Breaking Ground 113 - Designed with Me in Mind: Art that Includes Everyone

What does true inclusion look like? What does it feel like?

Our Council hears a common theme from people with disabilities and their family members. They often share some version of: “It means so much to enter a public place and know that our needs were considered. We’re used to having to work around things. We’re used to making do. It’s easy to tell when something was actually designed with us in mind.”

Those of us who live the disability experience often see the word “inclusive” used to mean “disability-specific.” But inclusion in the fullest meaning of the word is when all members of a community can participate together. True inclusion brings us together to share an experience. It fully incorporates our differences while uniting us in what we share.

The organizations we’re featuring in this section of Breaking Ground understand inclusion. These are major arts centers that are planning for the experiences of people with disabilities in programming for the full community. They went beyond checking a box or doing the minimum. They asked: “How can we make sure that people with disabilities can fully participate in what we’re offering? What barriers can we remove? How can we make this easy and fun for everyone?”

We applaud this approach. After all: where better for inclusion to be the norm than the arts, where we explore the endless variety of what it means to be human?

photo at the Nashville Children's Theater with "Llama Llama Red Pajama" set design on stage, with the a child wearing noise canceling headphones leaning forward and watching the play from their new sensory room
Child watches a recent NCT production from the Sensory Room

Nashville Children’s Theatre: Every Child Belongs Here

By Rachael Jenkins and Colin Peterson

Every child belongs here. This belief is central to the vision of Nashville Children’s Theatre (NCT). NCT understands that some families hesitate to bring their family members to live theatre without knowing how they will react or if they will be accepted. Through collaboration with community partners, NCT has worked to create a welcoming, accessible, and inclusive space for all young people and their families in Middle Tennessee. NCT continues to learn and grow its inclusion practices, such as:

  • Social stories to help prepare children – especially those who are neurodivergent – for their NCT experience.
  • Assistive listening devices for amplified, live sound feed of productions.
  • Accommodations for mobility and physical disabilities.
  • set American Sign Language performances.
  • Inclusion training for all education staff.

 (Learn more about The NCT Drama School’s teaching philosophy and inclusion tools here.)

NCT’s brand-new Sensory Room, funded by the Tennessee Arts Commission, is located at the back of NCT’s main auditorium. The room allows patrons to see and hear the performance while accessing tools to help self-regulate. This room ensures that all performances at NCT are sensory friendly. It also provides a space for students in the NCT Drama School to regulate their minds and bodies as needed. Tools include:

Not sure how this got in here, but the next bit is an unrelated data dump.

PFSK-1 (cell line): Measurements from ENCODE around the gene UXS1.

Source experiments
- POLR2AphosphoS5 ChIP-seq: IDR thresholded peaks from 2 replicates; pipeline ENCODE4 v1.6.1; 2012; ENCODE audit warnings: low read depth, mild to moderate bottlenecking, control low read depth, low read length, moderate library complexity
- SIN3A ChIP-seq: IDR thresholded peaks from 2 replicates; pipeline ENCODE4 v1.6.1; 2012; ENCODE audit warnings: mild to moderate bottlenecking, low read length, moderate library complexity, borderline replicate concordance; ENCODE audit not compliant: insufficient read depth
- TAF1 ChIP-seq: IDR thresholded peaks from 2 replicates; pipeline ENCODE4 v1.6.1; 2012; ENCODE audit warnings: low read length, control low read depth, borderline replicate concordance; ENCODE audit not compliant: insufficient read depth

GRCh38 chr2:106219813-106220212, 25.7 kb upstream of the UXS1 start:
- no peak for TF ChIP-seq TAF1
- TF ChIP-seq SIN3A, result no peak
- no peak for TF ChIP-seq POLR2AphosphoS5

• weighted blankets;
  • a blackout room with soothing lights;
  • dials to adjust sound and light levels for enjoying the performance;
  • tactile sensory pads;
  • an adult-graded trampoline;
  • and much more.

For the full list, visit

NCT also offers Neuro-Inclusive Performances, which are designed to be a safe and accepting environment where patrons with disabilities or sensory sensitivities are free to speak and move in reaction to the story being told onstage. During the performance, a sensory guide will raise a glow wand when something abrupt is about to occur. NCT offers a discounted rate to the disability community for Neuro-Inclusive Performances. In addition, free “Try It Again” passes are available for patrons who may need to reschedule to a different performance date of the same show. (To sign up for more information on Neuro-Inclusive Performances at NCT and to access the discount, visit

NCT continues to hear from the schools and families about the positive impact of its accessibility and inclusion supports. One recent NCT patron told us:

“Last week, my son’s kindergarten class came to the theater for a field trip. I was a little nervous about it because my son has autism. Sitting still, large crowds, and noise very easily overwhelm and overstimulate him. A few days prior to the trip, I started looking at your website and was blown away. Not only was there a Sensory Room, there was also a detailed social story so we could prepare for the day! I honestly started to tear up a little because you have no idea how much these means to families like mine. Without these accommodations, my child would not have been able to enjoy the play. I guarantee we would have been either pacing the lobby or sitting in our car. Instead, we got to spend the morning with several other children from other schools in the Sensory Room. They all laughed, played, danced, and enjoyed the show. It was beautiful. Thank you, thank you, thank you for being inclusive and amazing. We will definitely be back, and I will definitely be telling everyone I know about our wonderful experience.”

As NCT continues to grow its inclusive programming, the organization hopes to reach more families in Middle Tennessee and to make sure every child feels welcomed, seen, heard, and celebrated. NCT aims to be a safe and brave space for everyone in the community to flourish.

NCT is a founding member of The All-Access Inclusion Network (AAIN), a community network of arts, education, athletic, and entertainment organizations led by the Vanderbilt Kennedy Center’s Treatment and Research Institute on Autism Spectrum Disorders (TRIAD). The network is focused on true inclusion for neurodivergent individuals: creating meaningful experiences and opportunities to belong through participation in programs and representation within organizations. The network works together to create supports, provide staff training, and recommend research-based best practices for inclusion.